Confused Voters Struggle To Find Their Names at Polls

banteay meanchey/battambang provinces – It was 7:50 am and Khom Sarat was growing more distressed by the minute.

“My time is almost up and I still can’t find my name,” said the 24-year-old maid at Poipet commune’s Crown Casino.

“I have to be at work at 8 am,” she said.

Around Khom Sarat a confused crowd of would-be voters jostled each other to scan the voter list outside polling station 721 in O’Chrou district, unable to find their names despite the number indicated on their registration slips.

Many of their names had actually been transferred to one of the other 10 polling stations on the grassy field, said Kong Rithy, 29, an SRP activist who was helping the anxious voters find their names.

But for casino workers like Khom Sarat, the time left to vote was fast running out.

“We are working at private companies, so it’s not easy to take time to vote,” she said, maneuvering between the other uniformed workers from Holiday, Tropicana and Star Vegas casinos.

The town on the Thai border gain­ed a majority of SRP commune seats in the last election in 2002, got support from many workers em­ployed by Poipet’s busy casinos.

Tan Sivty, 33, a pit manager at Holiday, denied that casino workers were restricted in any way from going to vote. “We are free to go and vote,” Tan Sivty said, though even she was jostling to get out of the way of the growing crowd around the voter list.

As of Sunday at 5 pm, a large number of polling stations in Poipet had less than 50 percent turnout, said Khat Thea, SRP candidate for the commune.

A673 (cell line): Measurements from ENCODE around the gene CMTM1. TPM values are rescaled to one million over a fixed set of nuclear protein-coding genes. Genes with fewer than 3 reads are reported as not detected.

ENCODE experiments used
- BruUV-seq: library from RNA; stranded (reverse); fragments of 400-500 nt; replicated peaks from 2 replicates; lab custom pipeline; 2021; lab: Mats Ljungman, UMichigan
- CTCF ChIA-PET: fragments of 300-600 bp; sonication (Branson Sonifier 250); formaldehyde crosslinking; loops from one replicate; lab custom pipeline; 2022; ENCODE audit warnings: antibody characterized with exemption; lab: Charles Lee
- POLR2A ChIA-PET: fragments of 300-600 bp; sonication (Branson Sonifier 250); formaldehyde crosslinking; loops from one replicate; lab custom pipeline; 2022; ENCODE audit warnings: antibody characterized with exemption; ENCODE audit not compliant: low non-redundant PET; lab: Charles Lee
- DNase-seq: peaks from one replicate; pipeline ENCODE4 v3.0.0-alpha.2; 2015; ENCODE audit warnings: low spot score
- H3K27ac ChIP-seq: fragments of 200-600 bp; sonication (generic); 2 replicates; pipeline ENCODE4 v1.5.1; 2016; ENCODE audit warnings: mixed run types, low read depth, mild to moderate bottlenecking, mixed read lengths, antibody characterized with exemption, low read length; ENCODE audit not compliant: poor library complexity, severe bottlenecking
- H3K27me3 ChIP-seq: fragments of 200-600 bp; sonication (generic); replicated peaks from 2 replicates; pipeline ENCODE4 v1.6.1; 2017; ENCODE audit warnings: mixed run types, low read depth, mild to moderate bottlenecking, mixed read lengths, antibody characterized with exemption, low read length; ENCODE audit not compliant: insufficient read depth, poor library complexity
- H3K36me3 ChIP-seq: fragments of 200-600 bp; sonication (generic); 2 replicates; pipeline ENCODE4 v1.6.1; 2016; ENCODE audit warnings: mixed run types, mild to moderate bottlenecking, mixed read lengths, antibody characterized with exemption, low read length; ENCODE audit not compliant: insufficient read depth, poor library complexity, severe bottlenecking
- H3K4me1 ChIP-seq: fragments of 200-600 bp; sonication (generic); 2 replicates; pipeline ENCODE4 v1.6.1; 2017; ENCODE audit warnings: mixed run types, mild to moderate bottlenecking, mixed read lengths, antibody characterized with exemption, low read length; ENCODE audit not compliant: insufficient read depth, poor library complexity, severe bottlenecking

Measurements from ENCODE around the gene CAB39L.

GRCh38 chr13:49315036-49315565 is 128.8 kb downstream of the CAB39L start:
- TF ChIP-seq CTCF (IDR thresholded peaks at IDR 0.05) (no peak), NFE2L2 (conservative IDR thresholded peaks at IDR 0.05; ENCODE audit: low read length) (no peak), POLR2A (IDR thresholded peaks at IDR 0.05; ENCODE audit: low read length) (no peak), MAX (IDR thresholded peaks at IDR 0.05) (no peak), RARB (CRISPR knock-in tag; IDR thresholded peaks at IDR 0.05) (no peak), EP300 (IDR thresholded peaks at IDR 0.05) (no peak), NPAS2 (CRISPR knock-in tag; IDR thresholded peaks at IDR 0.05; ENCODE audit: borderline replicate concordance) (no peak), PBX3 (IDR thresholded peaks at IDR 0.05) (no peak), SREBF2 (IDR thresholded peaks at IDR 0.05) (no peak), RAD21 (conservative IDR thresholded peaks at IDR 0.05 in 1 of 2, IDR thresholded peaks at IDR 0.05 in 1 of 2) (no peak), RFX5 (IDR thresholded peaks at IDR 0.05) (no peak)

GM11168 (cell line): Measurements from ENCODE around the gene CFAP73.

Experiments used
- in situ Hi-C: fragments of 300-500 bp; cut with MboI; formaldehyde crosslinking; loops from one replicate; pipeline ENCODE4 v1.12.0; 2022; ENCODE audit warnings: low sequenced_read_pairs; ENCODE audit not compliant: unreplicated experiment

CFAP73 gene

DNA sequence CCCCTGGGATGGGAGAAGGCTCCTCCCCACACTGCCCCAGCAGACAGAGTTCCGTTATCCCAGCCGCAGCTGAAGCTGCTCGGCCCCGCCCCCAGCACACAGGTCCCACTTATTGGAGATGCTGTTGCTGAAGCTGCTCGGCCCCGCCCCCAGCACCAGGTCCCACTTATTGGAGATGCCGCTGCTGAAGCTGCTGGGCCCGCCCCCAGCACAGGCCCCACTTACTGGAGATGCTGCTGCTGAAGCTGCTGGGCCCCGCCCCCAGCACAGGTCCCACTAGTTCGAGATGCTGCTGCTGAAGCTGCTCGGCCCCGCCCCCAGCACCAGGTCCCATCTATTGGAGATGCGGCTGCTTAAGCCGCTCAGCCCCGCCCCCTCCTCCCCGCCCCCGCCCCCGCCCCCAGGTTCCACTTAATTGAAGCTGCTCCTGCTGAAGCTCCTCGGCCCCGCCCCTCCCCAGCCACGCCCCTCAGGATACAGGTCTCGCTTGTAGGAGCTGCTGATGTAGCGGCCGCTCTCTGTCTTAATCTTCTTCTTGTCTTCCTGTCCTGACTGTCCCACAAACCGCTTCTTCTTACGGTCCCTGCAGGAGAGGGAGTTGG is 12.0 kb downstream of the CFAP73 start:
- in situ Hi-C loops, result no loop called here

Elsewhere in Banteay Mean­chey and Battambang provinces, the scene at the polling stations was de­cidedly more tranquil, though there were other instances of confusion.

In Banteay Meanchey’s Srey Sophorn district, some voters had also arrived at poll stations to find they had to vote elsewhere. Keo Pich Kandeang, 26, a Comfrel monitor at Preah Ponkea commune’s Wat Svay, said some voters had trouble establishing ex­act­ly where they were supposed to be.

“They spent a lot of time going around in order to find the right polling stations,” she said. “Some of the voters were angry at first that they couldn’t find their own name.”

In Battambang district’s Ratanak Lor commune, 79 voters who had originally registered to vote at Wat Pol Veal had been transferred to another nearby poll station, according to lists posted at the pagoda.

“Voters were confused—three people just left without voting because they were fed up,” said Hou Chan­rath, a monitor with the Neutral and Impartial Committee for Free and Fair Elections in Cambodia stationed at Wat Pol Veal.

“Otherwise, the situation be­tween the voters and the authorities was calm.”

 

 

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